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C Corporations: From Basic Fundamentals to Hard Facts

C Corporations: From Basic Fundamentals to Hard Facts

If you are considering starting a business, you may be wondering what business structure will work best for you. There are several options, and each business type has its own benefits and drawbacks that you should consider. For those that want asset protection, a corporation may be high on the list of possibilities. However, corporations also have some serious drawbacks that you should consider as well—from taxes to filing requirements.

The Basics: What is a C Corporation?

When most people hear the term “corporation,” they often think of large buildings in downtown metro areas. The assumption is that a corporation is always enormous and overwhelming is not at all accurate. In reality, corporations can be the right business structure for companies of all shapes and sizes.


Generally speaking, there are two types of corporations: S Corporations and C Corporations. These get their names from the portion of the tax code that applies to the business. C corporations are taxed separately and apart from their owners while S Corporations are not, but both are considered separate legal entities.

Business owners choose to use C corporations as their business structure because they offer excellent asset protection advantages, which limits the owners’ legal and financial liabilities for the company. The vast majority of corporations in existence today are C corporations, and that tax treatment is a “default” for the IRS’s purposes.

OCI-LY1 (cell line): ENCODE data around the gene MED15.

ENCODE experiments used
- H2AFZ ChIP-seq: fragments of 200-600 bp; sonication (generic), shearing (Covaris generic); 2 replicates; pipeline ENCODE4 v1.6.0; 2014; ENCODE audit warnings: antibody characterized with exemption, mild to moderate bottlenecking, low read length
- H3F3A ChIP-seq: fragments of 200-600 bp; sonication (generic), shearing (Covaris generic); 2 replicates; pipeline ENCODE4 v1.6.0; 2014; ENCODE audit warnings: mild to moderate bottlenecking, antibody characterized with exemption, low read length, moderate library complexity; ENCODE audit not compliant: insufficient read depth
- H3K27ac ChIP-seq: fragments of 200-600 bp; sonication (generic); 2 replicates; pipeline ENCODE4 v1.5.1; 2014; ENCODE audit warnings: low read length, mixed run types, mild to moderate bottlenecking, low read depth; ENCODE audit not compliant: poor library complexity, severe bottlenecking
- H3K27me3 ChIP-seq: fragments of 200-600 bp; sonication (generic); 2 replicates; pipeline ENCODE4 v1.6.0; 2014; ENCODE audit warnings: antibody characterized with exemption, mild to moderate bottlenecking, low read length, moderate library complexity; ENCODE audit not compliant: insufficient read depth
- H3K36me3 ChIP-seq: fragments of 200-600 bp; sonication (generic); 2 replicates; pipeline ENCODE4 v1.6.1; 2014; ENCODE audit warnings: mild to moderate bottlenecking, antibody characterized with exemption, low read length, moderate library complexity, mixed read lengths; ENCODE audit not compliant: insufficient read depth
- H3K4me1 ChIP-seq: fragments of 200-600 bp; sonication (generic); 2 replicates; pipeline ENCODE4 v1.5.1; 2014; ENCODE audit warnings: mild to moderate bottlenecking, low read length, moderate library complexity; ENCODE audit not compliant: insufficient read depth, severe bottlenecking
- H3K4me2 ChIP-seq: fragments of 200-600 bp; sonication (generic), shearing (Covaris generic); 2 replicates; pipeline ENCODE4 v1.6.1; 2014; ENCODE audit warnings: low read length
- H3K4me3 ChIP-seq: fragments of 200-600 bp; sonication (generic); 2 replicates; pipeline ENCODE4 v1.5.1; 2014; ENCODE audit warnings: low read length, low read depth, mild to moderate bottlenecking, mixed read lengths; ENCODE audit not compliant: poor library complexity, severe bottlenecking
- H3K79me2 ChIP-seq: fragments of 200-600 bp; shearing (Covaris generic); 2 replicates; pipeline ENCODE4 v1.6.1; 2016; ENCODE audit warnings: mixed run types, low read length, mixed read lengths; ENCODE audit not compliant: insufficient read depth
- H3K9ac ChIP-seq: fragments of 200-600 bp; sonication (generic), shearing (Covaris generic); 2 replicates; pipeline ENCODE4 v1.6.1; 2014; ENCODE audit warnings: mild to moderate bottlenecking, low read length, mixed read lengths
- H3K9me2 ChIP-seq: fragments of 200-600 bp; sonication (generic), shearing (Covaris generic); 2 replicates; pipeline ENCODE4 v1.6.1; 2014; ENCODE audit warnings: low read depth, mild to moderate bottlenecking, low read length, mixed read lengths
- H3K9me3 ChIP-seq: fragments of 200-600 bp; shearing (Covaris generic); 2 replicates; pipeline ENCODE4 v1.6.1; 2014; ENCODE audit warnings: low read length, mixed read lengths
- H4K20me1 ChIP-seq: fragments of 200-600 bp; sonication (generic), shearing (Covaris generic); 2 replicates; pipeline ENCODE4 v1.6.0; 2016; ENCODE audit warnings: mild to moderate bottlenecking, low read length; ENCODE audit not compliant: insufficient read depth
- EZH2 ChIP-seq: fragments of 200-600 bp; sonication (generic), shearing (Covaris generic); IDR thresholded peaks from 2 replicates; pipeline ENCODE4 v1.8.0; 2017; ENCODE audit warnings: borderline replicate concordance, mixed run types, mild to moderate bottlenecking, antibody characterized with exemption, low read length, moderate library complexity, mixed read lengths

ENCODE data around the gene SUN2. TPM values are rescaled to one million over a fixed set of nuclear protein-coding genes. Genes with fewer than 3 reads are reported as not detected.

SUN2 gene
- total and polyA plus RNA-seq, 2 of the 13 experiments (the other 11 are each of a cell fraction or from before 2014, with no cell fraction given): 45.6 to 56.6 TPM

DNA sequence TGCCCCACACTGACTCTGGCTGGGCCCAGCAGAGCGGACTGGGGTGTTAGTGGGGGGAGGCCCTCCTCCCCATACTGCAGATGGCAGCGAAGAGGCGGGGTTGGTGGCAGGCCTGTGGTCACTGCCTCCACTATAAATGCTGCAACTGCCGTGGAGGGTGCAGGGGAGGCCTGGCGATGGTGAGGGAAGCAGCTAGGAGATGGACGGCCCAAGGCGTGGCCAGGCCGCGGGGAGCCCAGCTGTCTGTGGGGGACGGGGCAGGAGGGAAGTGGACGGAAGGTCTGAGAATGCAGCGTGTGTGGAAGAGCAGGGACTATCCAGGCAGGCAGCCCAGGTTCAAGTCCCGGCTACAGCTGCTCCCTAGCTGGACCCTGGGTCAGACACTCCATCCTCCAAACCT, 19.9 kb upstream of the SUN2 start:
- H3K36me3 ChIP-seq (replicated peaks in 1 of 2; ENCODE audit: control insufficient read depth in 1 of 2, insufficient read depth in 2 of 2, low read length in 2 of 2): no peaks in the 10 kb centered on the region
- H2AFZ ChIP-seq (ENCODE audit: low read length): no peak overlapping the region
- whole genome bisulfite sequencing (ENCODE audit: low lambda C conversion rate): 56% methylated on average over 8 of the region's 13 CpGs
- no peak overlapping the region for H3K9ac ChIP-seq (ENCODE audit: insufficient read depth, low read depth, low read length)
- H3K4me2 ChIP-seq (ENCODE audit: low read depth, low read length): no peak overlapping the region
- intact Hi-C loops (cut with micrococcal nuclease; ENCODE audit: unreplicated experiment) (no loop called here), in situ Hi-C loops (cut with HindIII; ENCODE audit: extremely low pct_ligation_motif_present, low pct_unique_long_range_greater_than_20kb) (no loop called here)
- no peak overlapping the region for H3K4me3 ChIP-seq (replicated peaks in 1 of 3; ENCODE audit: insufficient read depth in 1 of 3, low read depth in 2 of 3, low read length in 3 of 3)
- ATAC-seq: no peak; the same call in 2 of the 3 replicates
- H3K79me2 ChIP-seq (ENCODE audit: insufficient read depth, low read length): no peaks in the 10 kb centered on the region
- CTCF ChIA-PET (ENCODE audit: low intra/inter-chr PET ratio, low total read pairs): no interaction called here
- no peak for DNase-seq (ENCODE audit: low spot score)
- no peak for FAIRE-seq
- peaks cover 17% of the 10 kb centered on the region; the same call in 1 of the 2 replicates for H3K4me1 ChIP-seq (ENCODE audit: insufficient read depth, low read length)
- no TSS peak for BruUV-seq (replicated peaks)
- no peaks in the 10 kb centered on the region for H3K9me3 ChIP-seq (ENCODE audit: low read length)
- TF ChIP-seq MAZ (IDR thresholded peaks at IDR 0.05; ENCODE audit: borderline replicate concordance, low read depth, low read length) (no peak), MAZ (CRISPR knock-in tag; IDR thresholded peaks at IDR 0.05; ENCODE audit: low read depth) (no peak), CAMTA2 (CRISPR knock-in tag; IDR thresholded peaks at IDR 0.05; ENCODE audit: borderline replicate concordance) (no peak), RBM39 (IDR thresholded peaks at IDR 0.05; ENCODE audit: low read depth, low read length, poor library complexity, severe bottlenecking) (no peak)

Creating a C Corporation

Forming a C Corporation is more complicated than many other types of business structures. In fact, many would argue that it is the most complex regarding formation, second to perhaps an S Corporation.

To create a C Corporation, you must work with the state in which you want to incorporate and abide by their regulations and requirements. While incorporating in your home state is usually a good idea for small businesses, there may be certain advantages to incorporating in another state that may have more favorable laws or tax treatment. Thankfully, most states have a similar process for incorporation.

Choosing a Legal Name

The first step in creating a C Corporation, like many other business structures, is to determine what your legal name may be. Usually, the Secretary of State will keep a listing of all company names in the state, and you can search it to determine if your name will be unique. It is important to have a business name that is different enough from others so as not to cause confusion or potential copyright or trademark problems.

Once you have chosen your name, you should register it with the Secretary of State. For corporations, the Secretary of State will sometimes hold the name for a short period while you gather the rest of the paperwork necessary to complete the registration process.


Articles of Incorporation

You must file what is referred to as “Articles of Incorporation” with your state. In some states, it may have a slightly different name, but the idea is the same. This document will usually include the following information:

  • Corporate name
  • The registering agent and office location
  • The purpose of the corporation (usually this is extremely general)
  • The duration of the company (often listed as perpetual)
  • The number and type of authorized shares, issued shares, and the classification of each type of stock